The Congress's P Chidambaram (left) and India's Union Finance Minister Arun Jaitley. Photograph:( Reuters )
The pushback against the Congress manifesto was launched by Union Finance Minister Arun Jaitley who said the ideas were 'an agenda for the Balkanisation of India'. He was largely referring to what the Congress manifesto has said on Kashmir
The BJP said Tuesday that some of the ideas in the Congress manifesto were "positively dangerous".
The pushback — the Congress manifesto had been released earlier on Tuesday — was launched by Union Finance Minister Arun Jaitley who said the ideas were "an agenda for the Balkanisation of India".
Jaitley was by and large referring to what the Congress manifesto has said about Kashmir.
The five big promises made by the Congress on Kashmir are:
1. There will be no change to Kashmir's constitutional status — which means there will be no tinkering with Article 370 and Article 35A
2. The Armed Forces Special Powers Act (AFSPA) will be reviewed
3. That fewer soldiers, and more policemen instead, will be stationed in Kashmir
4. That talks in Jammu and Kashmir will be held without preconditions
5. And finally, that three interlocutors will be assigned to hold talks in Kashmir
Jaitley said Tuesday that some of the points in the Congress manifesto seem like they had been drafted by the Congress president's (Rahul Gandhi) "friends in the tukde-tukde gang".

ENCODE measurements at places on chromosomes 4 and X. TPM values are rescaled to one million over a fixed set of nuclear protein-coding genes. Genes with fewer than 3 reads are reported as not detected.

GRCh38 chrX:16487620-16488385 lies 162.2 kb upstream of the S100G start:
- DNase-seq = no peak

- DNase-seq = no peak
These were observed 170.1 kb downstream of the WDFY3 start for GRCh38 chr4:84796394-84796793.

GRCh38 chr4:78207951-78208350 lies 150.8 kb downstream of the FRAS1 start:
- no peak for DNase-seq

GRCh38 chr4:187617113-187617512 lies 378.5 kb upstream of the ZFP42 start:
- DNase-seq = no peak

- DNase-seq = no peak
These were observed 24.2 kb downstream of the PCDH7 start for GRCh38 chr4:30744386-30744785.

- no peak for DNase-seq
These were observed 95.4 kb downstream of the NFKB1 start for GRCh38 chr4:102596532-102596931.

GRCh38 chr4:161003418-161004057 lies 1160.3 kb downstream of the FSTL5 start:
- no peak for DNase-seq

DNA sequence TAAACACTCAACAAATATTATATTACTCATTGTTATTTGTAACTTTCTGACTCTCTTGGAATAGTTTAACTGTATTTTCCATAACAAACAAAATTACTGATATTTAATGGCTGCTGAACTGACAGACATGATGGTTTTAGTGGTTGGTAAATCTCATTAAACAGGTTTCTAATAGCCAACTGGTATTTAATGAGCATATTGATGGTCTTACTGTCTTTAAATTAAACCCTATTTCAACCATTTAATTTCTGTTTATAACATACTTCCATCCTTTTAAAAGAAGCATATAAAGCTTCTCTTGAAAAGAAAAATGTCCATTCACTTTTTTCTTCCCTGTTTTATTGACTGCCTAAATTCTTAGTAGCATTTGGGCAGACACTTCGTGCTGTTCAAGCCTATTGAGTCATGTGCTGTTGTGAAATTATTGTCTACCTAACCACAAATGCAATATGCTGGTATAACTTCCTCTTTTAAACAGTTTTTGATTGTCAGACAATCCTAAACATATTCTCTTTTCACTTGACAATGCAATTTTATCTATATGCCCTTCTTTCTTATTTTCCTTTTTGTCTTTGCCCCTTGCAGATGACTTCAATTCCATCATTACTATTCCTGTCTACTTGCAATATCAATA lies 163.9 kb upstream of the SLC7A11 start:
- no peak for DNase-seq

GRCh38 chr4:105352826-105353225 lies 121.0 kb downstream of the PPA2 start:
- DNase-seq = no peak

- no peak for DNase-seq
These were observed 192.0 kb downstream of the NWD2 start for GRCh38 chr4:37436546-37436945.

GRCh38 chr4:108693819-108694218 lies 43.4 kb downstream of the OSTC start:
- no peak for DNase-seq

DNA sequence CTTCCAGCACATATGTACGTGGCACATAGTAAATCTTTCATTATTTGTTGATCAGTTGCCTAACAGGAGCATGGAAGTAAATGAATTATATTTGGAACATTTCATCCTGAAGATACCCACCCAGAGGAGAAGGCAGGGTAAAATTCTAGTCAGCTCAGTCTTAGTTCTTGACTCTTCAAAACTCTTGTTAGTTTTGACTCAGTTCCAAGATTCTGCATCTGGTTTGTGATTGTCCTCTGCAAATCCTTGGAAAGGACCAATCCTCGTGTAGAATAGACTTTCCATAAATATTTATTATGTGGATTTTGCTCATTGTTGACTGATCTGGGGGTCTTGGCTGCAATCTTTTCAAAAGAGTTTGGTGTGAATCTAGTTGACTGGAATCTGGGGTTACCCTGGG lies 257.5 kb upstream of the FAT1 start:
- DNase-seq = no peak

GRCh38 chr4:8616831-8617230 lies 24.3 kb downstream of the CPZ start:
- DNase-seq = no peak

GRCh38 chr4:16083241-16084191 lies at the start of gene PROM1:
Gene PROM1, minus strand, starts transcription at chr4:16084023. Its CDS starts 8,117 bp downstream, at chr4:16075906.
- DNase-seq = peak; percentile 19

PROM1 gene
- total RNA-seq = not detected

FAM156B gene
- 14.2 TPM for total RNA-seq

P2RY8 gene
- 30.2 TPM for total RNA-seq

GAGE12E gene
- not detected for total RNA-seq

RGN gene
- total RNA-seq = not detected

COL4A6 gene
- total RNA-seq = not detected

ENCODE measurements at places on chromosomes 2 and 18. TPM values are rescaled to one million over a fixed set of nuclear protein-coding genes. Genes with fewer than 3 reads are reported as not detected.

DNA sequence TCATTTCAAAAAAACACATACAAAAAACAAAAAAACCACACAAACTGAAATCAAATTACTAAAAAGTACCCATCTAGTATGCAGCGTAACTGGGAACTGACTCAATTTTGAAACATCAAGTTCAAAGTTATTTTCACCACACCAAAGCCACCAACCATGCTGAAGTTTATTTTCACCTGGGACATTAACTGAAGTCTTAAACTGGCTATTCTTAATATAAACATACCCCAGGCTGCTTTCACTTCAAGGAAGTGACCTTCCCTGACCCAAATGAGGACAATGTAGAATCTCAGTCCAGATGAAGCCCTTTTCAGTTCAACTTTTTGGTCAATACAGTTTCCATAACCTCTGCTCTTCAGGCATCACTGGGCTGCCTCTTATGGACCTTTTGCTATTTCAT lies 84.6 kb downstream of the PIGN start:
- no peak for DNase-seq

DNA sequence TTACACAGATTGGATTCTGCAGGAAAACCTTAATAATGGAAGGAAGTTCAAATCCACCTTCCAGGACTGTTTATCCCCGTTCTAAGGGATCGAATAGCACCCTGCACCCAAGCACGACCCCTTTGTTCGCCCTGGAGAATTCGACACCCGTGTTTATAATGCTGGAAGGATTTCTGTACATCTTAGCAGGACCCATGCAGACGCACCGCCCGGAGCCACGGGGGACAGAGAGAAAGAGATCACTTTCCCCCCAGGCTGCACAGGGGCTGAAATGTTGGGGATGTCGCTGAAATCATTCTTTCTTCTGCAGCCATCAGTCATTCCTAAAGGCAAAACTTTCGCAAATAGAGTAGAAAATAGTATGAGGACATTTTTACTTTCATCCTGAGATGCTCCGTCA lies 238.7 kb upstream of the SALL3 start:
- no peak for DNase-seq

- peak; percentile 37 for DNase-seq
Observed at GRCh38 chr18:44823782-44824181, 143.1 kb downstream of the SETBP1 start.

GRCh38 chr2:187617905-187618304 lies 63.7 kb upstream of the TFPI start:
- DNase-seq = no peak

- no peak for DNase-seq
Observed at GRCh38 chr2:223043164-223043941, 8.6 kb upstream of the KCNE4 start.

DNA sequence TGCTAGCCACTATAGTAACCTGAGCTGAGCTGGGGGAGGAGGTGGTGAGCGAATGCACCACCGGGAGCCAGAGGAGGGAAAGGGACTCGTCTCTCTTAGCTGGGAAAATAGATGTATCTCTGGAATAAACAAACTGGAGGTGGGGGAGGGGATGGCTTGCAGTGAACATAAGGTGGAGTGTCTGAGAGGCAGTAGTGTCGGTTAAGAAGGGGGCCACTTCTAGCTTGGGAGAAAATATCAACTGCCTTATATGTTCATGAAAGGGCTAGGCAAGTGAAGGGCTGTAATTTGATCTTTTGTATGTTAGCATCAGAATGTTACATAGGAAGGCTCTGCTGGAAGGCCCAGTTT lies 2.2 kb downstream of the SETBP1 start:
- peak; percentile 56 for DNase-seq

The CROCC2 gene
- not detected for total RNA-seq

"They're against the unity of India," Jaitley said.
Jaitley added that the Congress had failed to mention the plight of Kashmiri pandits in its manifesto. And that the Congress "does not deserve even a single vote for promises like doing away with the sedition law".
The Congress's 55-page manifesto — it is called "Hum Nibhayenge" or "We Will Deliver" — focuses on addressing the issues of joblessness, farm distress, the safety of women and the boosting of the rural economy, with a stress on building a narrative around the "real issues" faced by the people.
The manifesto was released by party president Rahul Gandhi, former prime minister Manmohan Singh, UPA chairperson Sonia Gandhi and senior leader P Chidambaram among others.
For farmers, Congress promised to put them on the path from "Karz Maafi" (loan waiver), to "Karz Mukti" (freedom from loans).
This the party said would be done through remunerative pricing, lower input costs, and assured access to institutional credit, the party said, adding it will present a separate "Kisan Budget" every year, if voted to power.
(Watch: WION's Political Editor Kartikeya Sharma breaks down the Congress's election manifesto.)
Speaking on the occasion at Congress headquarters here, Gandhi said the Congress will allocate six per cent of GDP to education, strengthen government hospitals and give high-quality healthcare access to poor if voted to power.
The party also promised to enact the Right to Healthcare Act and guarantee every citizen free diagnostics, out-patient care, free medicines and hospitalisation, through a network of public hospitals and enlisted private hospitals.
The Congress's Nyay scheme meanwhile envisages the giving of Rs 72,000 a year to five crore EWS families each. And it said Tuesday that, if it came to power, it would bring in one single (moderate) GST rate.
Jaitley said the ideas were "unimplementable".
The Congress's P Chidambaram — he and Jairam Ramesh began their press conference even as Jaitley was still speaking — was quick to reply that "every word here (in the manifesto), we heard from the people of India".
"This is what the people want," Chidambaram said.
(With inputs from PTI)